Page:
“Sandusky was found guilty,” I relayed to my wife.
“Thank God,” she said with a sigh.
That had to be the most universal reaction: relief. Sure, some people cheered and others hurled abuse on the convicted pedophile as he was led to jail in handcuffs. Venom is never far from the gallows.
But more than anything, the verdict of guilty against former Penn State defensive coordinator Jerry Sandusky on 45 of 48 counts related to sexual abuse of boys brought a sense of relief. There could be no shadow of doubt in anyone’s mind who heard even a small portion of the excruciating sworn testimony against the man who preyed on vulnerable boys seeking help in his charitable trolling net.
But you never know what will come from a jury of 12 peers when it goes behind closed doors to deliberate someone’s fate. The O.J. verdict still resonates with cynicism.
Thank God the jury got this one right. Even Sandusky’s defense lawyer knew what was coming before it was read from the jury box.
“It was the expected outcome because of the overwhelming evidence against Jerry Sandusky,” said Joe Amendola. When the most important figure on your side is citing “overwhelming evidence” against you, you’ve got trouble.
It’s hard to believe it was only seven months ago when the scope of Sandusky’s predatory behavior was first revealed with the release of the graphic grand jury findings. In that time, the scandal toppled a legendary coach, university president and director of athletics. Students looked like fools rioting because they held a football program in greater regard than defenseless children. Coach Joe Paterno died of lung cancer less than three months after being fired, his once-spotless reputation in tatters because of a monster who roamed the showers of the Nittany Lions football facility under his watch.
The aftermath of the Sandusky charges brought similar revelations about coaches at Syracuse and The Citadel and inspired victims to go public with abuse allegations against longtime Philadelphia sports columnist Bill Conlin.
While we hope that the brave young men who came forward with their stories to convict Sandusky found a measure of closure with the verdict to help them move forward with their lives, this story has no closure. It shouldn’t.
The Sandusky verdict should be an inspiration for everyone to be more vigilant about the protection of our children. To pay attention. To listen. To confront. To demand justice.
The Sandusky saga has taught us lessons about blind allegiance and faith in institutions that profess to aspire to the public good when in fact it’s their own preservation that reigns supreme.
Trial testimony revealed some uncomfortable truths about Penn State and the lengths it went to protect one of its own and its reputation at the expense of protecting these young men, many of whom would not have had to suffer these abuses if the university had acted sooner and with real moral authority.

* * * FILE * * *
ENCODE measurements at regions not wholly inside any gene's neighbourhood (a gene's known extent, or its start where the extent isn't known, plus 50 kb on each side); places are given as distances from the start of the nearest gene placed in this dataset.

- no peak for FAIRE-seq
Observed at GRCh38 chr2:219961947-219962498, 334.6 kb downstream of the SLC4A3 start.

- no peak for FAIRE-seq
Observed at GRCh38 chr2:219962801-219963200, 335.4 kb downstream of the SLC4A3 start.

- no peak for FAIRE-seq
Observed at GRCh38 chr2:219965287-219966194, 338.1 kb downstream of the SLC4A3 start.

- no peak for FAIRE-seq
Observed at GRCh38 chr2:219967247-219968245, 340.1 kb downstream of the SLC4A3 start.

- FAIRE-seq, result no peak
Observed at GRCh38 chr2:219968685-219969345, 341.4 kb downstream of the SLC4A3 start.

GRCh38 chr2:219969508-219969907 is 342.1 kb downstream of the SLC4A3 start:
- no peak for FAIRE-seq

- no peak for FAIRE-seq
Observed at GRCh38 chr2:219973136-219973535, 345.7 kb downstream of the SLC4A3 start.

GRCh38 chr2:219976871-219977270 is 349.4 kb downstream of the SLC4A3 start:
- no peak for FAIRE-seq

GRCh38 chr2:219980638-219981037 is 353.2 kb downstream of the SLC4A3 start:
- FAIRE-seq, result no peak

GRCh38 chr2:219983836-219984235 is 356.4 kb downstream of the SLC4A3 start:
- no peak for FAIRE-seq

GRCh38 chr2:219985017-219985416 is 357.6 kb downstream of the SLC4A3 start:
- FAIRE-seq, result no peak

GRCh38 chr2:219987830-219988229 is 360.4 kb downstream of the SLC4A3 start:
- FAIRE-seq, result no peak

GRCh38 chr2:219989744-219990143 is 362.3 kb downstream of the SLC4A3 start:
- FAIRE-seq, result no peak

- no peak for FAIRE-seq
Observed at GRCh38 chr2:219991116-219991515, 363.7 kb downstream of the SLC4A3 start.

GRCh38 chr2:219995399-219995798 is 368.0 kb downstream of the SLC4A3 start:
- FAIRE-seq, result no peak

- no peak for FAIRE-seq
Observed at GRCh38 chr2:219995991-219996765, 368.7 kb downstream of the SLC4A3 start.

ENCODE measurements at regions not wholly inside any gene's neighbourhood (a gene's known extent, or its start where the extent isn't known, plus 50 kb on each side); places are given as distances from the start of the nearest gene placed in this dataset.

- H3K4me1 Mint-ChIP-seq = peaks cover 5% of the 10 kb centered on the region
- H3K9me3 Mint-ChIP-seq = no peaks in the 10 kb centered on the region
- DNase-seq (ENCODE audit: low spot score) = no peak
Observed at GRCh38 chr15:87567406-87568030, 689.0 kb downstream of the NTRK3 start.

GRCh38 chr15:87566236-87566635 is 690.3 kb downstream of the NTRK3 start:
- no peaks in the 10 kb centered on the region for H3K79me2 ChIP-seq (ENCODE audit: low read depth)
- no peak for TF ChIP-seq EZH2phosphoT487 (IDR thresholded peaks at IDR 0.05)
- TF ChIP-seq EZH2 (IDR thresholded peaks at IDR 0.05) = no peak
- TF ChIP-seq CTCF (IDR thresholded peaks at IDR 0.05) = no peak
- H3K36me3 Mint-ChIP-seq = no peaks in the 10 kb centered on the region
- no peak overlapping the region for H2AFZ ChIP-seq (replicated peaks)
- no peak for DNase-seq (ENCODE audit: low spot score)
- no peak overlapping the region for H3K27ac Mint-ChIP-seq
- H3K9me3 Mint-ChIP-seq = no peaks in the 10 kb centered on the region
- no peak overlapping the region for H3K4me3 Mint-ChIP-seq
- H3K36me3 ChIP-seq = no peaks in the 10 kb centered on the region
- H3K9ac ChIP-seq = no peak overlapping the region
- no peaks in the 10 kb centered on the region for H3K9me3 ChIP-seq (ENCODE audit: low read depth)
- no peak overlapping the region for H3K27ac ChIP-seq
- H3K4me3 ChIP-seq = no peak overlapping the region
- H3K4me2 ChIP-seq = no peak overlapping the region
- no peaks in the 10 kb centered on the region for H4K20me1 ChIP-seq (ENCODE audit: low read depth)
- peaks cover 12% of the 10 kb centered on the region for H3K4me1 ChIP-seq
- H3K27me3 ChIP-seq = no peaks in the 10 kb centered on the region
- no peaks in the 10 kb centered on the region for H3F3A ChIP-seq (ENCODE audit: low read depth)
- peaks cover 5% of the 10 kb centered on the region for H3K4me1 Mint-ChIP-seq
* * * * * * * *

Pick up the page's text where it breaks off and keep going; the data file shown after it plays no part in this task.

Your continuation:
Penn State’s reputation will forever be tarnished for either turning a blind eye to or actively covering up Sandusky’s transgressions.
Sandusky will get more protection in jail – likely segregated for the rest of his life from the inmate population that typically reviles child molesters more than murderers – than those boys were shielded by Penn State.
The university’s coffers will certainly be depleted by civil suits, and several administrators face their own criminal charges of perjury and obstruction. The stain on the program will linger even as more than 100,000 continue to show up on fall Saturday’s in Happy Valley to cheer as fervently as they once did for Sandusky and Paterno.
What is the appropriate penance for enabling a monster? Should the program voluntarily take a year off and start from scratch? Should it raze the haunted football facility where the coach showered with and raped boys?
If I were the new university president, I would consider both options to illustrate true remorse and show that it will never again be business as usual at Penn State.
But these are long-term issues. The immediate reality is that a predator has thankfully received his due justice.
Victim No. 6 wept in the courtroom as the verdict was read. While cheers erupted outside as the news filtered to the public, his mother hugged her now-grown son and told reporters, “Nobody wins. We’ve all lost.”
In many ways, she’s right. However, we won a judgment that might inspire other victims to step forward against predators and the rest of us to not ignore evil existing awkwardly in plain sight.